African Minorities in the New World
Edited by Toyin Falola, Niyi Afolabi
Published November 28th 2012 by Routledge – 290 pages
Series: African Studies
This book uncovers the reality that new African immigrants now represent a significant force in the configuration of American polity and identity especially in the last forty years. Despite their minority status, African immigrants are making their marks in various areas of human endeavor and accomplishments—from academic, to business, to even scientific inventions. The demographic shift is both welcome news as well as a matter for concern given the consequences of displacement and the paradoxes of exile in the new location. By its very connection to the ‘Old African Diaspora,’ the notion of a ‘New African Diaspora’ marks a clear indication of a historical progression reconnecting continental Africa with the New World without the stigma of slavery. Yet, the notion of trans-Atlantic slavery is never erased when the African diaspora is mentioned whether in the old or new world. Within this paradoxical dispensation, the new African diaspora must be conceived as the aftermath of a global migration crisis.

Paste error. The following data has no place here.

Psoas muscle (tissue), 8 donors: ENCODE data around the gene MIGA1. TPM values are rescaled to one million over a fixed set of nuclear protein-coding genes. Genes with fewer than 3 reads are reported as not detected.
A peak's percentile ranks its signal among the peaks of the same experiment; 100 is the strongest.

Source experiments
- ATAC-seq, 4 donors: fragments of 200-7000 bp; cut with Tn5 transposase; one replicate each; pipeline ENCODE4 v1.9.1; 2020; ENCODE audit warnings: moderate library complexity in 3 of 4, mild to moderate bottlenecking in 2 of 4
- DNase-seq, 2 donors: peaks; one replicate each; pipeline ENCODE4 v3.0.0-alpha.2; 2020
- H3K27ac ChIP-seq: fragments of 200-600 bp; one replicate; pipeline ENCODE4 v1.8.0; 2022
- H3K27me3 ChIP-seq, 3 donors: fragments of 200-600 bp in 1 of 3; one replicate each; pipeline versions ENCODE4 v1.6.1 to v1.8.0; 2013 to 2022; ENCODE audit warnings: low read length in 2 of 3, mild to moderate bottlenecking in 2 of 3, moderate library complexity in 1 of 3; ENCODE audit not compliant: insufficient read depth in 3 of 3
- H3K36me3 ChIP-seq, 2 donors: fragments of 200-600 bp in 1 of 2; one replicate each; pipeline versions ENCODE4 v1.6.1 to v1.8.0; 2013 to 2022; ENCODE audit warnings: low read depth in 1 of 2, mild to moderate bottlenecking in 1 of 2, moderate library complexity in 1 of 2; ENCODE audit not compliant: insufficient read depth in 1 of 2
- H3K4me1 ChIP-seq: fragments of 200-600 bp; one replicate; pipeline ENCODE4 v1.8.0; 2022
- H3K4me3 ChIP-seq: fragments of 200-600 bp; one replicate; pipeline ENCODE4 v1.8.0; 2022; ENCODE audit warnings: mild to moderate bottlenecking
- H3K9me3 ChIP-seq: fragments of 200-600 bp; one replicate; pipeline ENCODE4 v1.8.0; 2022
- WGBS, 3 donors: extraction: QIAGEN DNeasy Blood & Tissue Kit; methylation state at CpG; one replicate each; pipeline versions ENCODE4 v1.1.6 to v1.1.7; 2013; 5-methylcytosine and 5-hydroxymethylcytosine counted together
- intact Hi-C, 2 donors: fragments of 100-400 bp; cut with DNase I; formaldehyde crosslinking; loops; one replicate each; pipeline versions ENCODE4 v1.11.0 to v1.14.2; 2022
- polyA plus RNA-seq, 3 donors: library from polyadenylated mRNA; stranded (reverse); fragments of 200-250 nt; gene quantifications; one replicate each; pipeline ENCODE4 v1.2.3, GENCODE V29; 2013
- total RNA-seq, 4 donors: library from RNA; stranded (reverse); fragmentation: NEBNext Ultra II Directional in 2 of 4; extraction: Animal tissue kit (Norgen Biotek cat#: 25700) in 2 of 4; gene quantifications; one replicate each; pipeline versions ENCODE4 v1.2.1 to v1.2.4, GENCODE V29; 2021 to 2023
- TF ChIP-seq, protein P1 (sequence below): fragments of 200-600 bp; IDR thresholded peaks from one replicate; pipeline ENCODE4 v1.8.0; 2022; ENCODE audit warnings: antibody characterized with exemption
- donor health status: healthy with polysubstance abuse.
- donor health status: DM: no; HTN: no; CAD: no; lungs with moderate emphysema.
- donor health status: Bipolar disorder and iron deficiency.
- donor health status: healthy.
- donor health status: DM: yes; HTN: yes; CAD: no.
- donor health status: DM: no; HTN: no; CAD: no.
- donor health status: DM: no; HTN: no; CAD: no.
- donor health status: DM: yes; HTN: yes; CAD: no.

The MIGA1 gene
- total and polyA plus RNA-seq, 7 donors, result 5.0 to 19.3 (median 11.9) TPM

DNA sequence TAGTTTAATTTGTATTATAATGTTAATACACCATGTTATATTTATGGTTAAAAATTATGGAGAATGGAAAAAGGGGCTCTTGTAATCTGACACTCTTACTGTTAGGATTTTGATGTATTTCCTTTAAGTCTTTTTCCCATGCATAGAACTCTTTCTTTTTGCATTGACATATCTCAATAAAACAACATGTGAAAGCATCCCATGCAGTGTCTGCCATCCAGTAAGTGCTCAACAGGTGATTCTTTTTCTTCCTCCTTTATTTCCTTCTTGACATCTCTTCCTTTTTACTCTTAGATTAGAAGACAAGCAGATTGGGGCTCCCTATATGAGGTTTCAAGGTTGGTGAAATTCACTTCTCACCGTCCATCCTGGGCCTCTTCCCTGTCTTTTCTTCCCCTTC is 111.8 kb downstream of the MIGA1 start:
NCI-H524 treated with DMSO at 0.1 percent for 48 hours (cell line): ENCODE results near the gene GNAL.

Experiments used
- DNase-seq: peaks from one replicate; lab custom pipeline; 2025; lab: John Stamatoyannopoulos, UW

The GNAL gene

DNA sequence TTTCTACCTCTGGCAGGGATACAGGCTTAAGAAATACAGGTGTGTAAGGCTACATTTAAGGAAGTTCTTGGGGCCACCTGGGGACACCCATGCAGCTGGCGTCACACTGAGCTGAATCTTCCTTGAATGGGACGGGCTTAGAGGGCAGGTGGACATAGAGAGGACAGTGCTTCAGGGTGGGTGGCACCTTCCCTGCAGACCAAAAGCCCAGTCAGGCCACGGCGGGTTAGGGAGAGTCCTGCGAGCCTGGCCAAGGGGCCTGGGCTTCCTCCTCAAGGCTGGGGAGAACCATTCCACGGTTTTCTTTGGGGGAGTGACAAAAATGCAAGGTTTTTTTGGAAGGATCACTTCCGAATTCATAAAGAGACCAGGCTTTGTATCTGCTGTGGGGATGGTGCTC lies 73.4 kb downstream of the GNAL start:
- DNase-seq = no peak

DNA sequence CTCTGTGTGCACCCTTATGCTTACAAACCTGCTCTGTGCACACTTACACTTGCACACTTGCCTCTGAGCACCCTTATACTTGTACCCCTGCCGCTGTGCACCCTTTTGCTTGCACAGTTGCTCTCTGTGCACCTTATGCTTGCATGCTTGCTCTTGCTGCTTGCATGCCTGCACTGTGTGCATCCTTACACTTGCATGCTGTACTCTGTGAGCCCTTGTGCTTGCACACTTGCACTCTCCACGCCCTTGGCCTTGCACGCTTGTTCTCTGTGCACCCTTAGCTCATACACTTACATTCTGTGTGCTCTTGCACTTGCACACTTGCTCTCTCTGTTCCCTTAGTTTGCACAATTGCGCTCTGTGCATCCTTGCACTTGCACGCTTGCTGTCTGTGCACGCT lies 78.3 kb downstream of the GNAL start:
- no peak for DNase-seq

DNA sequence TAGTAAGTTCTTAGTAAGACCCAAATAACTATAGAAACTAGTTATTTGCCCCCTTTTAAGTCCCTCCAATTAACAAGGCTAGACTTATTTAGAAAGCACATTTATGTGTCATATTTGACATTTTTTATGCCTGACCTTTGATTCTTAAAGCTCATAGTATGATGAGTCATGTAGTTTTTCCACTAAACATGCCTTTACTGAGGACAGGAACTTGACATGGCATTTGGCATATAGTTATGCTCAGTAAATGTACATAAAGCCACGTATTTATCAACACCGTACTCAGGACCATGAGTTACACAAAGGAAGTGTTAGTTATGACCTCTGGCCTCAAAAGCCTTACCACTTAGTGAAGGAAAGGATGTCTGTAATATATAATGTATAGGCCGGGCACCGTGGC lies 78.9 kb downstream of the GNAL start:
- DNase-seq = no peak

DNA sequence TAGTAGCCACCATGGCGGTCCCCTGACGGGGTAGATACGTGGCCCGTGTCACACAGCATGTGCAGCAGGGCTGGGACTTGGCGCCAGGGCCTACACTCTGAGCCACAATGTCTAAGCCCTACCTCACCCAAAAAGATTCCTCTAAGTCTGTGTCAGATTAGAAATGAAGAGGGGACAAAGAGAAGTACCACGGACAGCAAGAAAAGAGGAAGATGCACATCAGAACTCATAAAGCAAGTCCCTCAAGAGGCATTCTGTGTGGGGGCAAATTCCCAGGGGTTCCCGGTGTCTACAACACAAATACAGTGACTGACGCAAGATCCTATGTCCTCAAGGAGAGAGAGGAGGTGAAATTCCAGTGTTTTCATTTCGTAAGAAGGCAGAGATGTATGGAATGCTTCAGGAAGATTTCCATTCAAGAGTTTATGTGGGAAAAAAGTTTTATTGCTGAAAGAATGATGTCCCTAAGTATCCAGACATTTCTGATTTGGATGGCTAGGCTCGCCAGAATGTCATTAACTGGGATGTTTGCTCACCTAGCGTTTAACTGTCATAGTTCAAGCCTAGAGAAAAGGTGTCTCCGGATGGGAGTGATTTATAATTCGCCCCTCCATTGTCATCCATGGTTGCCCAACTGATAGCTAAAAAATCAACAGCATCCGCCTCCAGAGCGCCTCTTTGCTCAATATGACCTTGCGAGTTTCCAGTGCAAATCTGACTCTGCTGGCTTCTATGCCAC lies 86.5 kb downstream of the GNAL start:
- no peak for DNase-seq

1. Introduction: Voluntarily Singing the Lord’s Song… Part 1: Negotiating Citizenship and Cultural Identities 2. Nationalist Myth-Making, Cultural Identity and Nation Building: African Minorities in the U.S. and Latin America 3. African Immigrants’ Experiences in Urban America: Religion and the Construction of Social Identity in St. Louis 4. Ethnography of Religion and Spirituality Among St. Louisan African Immigrants 5. ‘Born in the USA’: Dislocation, Disrupted Kinship Networks, and the Transformative Power of Music and Dance in African Immigrant Baby Naming Ceremonies 6. A Viagem da Minha Vida/The Voyage of My Life: Identity Formation and Resettlement among Angolan Women of Color in Toronto Part 2: African Refugees and Policy Implications 7. The Making of a Modern Diaspora: The Resettlement Process of the Somali Bantu Refugees in the United States 8. Voluntary Trans-Atlantic Migration: The Nigerians’ Attitudes to the American Visa Lottery 9. Managing the Migration of Health-Care Workers toward the Transfer of Knowledge, Skill and Professionalism 10. African Immigrants’ Families and the American Educational System. Conclusion: The New African Diaspora Waves: Shifting Diversity of American Culture